IN BRIEF: A quick overview of some recent releases

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The Pineapple Thief: The One You Left to Die
IN BRIEF: A quick overview of some recent releases

With so many CDs commanding and demanding attention Elsewhere will run this occasional column which scoops up international artists, in much the same way as our SHORT CUTS column picks up New Zealand artists.

Comments will be brief.

The Pineapple Tree; Magnolia (Kscope/Southbound): Prog-rocker Bruce Soord (who essentially is Pineapple Thief) has appeared at Elsewhere previously with Jonas Renkse on the album Wisdom of Crowds, but here keeps things more simple and pop-inclined in 12 songs over 47 minutes which explore various states of angst and anxiety. Things can get explosive in a Radiohead way (Simple As That, Alone At Sea), there are some fine string arrangements, and keyboard player Steve Kitch is one of the pleasures here. But while it is undeniably well crafted and even very interesting in places, it's easy to let it drift by as little more than a collection of decent if sometimes unexceptional songs. The title track and The One You Left To Die are very good though and Soord is a fine singer who can wring emotion. More interesting than essential.

Doug Gillard; Parade On (NMR/Southbound): On the evidence of the opener here you'd think we were eavesdropping on a lost session between George Harrison (during the My Sweet Lord recording), Paul McCartney (the poppiness) and Roger McGuinn (the guitar solo). It's kinda fun but you might be asking, "Where's Doug?" Gillard is a graduate of Guided by Voices and Death of Samantha (the latter named after a Yoko Ono song), and a few years ago joined Nada Surf . . . so the boy has form. His solo album from a decade ago, Salamander, was on the Pink Frost label, and yes . . . you can hear some of the Chills' soaring melodic smarts here too. So if some or any of those references connect with you, then Doug has a nicely crafted folk-rock, jange-cum-power pop album for you. Here be 11 repeat play songs for summer (with just enough lyrical darkness to ground it).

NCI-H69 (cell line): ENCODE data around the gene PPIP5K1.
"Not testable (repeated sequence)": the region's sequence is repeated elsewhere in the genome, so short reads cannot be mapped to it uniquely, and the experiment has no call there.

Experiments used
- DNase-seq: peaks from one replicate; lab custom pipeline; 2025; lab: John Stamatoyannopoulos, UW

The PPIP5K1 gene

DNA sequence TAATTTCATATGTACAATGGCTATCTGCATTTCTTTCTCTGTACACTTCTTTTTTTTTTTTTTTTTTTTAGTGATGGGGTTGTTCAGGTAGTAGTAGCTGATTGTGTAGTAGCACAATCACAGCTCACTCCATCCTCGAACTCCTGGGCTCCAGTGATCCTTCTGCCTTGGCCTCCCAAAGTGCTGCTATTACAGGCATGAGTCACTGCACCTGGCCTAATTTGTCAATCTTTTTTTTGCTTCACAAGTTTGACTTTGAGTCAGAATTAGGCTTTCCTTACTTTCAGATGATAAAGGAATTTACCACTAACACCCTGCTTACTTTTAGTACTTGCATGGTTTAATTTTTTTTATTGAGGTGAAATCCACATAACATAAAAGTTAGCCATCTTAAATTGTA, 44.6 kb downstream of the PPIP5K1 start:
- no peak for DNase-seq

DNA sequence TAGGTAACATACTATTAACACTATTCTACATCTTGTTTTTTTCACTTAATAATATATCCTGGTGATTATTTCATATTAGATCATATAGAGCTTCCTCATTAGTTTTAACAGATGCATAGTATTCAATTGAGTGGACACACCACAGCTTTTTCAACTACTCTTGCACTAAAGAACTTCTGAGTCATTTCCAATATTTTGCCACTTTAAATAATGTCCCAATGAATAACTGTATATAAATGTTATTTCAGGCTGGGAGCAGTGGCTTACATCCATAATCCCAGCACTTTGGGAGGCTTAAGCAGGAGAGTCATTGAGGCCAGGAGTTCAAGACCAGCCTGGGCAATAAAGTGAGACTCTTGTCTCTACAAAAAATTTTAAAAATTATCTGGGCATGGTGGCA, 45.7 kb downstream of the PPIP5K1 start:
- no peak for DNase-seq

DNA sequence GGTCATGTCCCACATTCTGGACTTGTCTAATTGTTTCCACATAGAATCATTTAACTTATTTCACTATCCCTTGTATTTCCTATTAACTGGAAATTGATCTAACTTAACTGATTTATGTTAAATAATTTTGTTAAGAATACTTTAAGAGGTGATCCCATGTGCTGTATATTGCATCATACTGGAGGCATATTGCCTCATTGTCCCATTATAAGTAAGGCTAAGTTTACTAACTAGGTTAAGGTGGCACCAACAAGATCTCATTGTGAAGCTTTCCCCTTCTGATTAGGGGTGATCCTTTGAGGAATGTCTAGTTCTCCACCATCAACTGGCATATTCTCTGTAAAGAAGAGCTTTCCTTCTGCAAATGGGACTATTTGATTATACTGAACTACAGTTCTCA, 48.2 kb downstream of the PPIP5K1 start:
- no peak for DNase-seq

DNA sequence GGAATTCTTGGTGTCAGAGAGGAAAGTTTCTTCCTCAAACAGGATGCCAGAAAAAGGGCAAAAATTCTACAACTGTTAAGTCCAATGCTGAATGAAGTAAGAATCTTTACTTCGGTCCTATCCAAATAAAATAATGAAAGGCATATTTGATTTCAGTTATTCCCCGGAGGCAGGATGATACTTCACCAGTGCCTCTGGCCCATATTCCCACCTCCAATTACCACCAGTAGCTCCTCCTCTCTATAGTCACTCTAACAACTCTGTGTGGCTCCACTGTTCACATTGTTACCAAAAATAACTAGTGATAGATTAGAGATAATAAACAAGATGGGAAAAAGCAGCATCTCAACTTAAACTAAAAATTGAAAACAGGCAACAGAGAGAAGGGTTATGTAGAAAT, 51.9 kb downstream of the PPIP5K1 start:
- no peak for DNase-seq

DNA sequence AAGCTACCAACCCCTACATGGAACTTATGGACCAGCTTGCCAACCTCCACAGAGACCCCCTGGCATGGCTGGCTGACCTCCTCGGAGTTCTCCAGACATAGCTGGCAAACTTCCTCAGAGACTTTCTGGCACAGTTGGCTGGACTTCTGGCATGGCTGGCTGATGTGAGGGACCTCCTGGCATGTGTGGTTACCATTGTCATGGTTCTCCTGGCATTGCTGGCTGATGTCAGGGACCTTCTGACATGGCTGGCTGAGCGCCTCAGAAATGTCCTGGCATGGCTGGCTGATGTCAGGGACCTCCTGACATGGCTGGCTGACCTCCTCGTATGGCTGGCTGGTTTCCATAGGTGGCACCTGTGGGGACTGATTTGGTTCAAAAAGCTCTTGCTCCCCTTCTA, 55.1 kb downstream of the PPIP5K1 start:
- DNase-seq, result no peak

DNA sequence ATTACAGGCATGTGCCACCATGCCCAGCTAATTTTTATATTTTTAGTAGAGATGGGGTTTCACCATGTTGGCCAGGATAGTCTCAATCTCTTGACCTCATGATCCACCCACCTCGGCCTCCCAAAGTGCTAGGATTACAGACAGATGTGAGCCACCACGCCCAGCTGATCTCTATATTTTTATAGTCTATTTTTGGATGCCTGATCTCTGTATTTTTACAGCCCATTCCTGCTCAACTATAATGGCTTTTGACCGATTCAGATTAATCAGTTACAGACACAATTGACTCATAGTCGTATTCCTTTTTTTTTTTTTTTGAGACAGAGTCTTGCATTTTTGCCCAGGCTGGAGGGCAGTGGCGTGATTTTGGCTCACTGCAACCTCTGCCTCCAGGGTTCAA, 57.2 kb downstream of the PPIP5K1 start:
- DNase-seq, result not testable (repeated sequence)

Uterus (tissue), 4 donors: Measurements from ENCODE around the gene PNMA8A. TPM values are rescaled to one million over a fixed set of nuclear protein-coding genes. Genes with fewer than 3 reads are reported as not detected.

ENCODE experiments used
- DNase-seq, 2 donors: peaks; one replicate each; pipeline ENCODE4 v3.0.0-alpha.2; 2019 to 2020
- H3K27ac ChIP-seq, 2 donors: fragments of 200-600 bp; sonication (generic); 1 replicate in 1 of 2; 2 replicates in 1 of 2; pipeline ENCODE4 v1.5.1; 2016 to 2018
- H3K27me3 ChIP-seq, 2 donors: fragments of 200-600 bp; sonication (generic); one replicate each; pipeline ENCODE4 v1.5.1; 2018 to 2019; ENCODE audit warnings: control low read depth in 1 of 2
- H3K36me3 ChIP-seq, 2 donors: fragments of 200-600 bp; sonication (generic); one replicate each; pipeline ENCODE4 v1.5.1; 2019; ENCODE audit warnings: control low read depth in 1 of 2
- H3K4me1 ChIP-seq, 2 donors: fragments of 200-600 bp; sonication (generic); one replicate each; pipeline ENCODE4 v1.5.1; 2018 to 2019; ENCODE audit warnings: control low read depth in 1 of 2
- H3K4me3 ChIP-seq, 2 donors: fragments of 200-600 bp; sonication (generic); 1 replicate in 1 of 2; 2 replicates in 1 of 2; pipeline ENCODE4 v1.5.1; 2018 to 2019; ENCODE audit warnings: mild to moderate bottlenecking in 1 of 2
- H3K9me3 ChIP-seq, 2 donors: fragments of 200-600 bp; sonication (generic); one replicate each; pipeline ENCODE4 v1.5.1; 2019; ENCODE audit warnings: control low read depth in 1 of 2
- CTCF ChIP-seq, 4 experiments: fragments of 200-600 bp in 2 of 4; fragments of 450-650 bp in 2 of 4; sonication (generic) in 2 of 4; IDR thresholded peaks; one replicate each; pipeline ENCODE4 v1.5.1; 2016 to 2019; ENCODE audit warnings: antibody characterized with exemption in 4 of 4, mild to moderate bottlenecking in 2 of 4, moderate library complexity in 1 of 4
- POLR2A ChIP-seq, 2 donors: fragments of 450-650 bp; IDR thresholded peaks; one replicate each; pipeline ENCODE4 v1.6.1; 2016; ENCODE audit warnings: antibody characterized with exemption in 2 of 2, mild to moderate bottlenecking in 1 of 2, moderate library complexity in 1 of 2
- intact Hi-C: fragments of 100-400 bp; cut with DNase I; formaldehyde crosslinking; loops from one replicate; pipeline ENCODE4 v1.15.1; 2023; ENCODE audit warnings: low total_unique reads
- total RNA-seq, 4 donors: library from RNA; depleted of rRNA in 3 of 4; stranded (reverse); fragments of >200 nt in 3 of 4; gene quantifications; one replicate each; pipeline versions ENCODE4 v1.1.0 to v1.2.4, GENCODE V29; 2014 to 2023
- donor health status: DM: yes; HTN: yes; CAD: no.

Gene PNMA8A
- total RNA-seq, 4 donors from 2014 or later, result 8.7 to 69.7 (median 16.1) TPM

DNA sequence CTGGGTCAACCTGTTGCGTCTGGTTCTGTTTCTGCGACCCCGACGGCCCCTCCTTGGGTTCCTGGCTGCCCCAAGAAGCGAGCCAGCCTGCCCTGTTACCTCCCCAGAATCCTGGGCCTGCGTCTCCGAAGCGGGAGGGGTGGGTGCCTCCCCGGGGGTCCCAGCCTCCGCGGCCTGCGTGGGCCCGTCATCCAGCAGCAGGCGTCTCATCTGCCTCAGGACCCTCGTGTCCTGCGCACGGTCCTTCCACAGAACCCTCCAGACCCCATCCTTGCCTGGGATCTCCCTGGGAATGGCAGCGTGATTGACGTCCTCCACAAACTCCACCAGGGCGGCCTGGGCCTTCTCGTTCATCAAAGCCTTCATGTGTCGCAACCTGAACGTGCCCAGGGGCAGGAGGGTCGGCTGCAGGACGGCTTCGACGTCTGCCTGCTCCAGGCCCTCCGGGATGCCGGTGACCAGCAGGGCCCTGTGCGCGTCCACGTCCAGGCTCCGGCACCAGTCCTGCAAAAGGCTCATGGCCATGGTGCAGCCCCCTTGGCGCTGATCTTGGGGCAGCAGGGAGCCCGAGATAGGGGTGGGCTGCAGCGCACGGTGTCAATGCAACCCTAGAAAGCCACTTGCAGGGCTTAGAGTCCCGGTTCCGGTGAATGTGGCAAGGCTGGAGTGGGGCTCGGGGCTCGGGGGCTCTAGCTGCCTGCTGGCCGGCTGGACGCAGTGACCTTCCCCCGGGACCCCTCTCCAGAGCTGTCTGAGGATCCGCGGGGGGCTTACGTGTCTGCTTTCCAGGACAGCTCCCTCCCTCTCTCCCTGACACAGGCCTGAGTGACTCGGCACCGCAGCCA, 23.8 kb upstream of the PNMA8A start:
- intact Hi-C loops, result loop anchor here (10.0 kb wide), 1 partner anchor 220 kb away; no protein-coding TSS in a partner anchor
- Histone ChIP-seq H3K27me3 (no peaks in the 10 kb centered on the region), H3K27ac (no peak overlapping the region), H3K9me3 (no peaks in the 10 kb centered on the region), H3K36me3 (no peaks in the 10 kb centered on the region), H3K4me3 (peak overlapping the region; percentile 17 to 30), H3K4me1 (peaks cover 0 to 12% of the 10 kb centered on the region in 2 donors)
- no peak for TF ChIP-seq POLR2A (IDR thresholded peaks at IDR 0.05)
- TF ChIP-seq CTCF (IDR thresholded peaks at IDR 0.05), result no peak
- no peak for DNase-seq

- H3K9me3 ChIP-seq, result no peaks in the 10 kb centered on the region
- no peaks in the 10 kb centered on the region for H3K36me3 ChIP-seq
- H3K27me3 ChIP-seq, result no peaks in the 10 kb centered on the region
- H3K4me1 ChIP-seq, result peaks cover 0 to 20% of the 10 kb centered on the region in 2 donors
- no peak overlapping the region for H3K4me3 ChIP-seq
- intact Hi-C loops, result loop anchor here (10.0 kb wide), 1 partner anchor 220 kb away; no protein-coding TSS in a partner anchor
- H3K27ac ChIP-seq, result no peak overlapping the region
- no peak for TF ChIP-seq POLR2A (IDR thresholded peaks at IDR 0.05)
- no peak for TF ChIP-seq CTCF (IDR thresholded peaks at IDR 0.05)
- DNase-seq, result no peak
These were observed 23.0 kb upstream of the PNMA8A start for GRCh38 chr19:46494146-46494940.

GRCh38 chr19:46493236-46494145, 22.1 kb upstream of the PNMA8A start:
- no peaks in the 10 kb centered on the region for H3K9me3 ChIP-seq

Various Artists, Late Night Tales; Franz Ferdinand (LNT/Southbound): The concept continues and as always interest alights on the obscurities as much as the taste of the compilers. Here the brains are of British rock band Franz Ferdinand who pull together material by the West Coast Pop Art Experimental Band (the lovely pastoral pop of Eighteen is Over the Hill), Sandy Nelson (Let There Be Drums, of course), Can (the brief Connection), Ian Dury (Reasons to be Cheerful), Serge Gainsbourg (Requiem Pour Un Con), Lee Scratch Perry (Disco Devil) and James Brown (King Heroin). If that sounds like a weird mishmash you'd be right (some of it hardly for late night listening) . . .  now add in a faithful cover of Lennon's I'm Only Sleeping by R. Steve Morse, McCartney and Wings with Nineteen Hundred and Eighty Five, the Disco Dub Band (who do what it says on the box), Boards of Canada with Reach for the Dead . . . Mix'n'match and patchy of course. See here for other (and some better) Late Night Tales albums.

Various Artists; Hyperdub 10.2 (hyperdub/Southbound): Britain's Hyperdub label specialises in grime, 2-step and some fairly menacing sounds . . . but this compilation of 14 tracks came out in the northern summer and was intended to shine a light on the more breezy end of their spectrum. Hmmm. It still sounds rather bleak in places but as a sampler it is pretty fine and a very useful introduction to the likes of Burial, DVA (two tracks, one being Solid featuring South African soul singer Zaki Abraham), Jessy Lanza and other names which might have flitted across your sightlines. There's also a rare dub track by Morgan Zarate, Sticks and Stones which features Ghostface Killah from Wu Tang Clan and the lovely soulful stylings of Eska. Good stuff start to finish, and some real late night tales.

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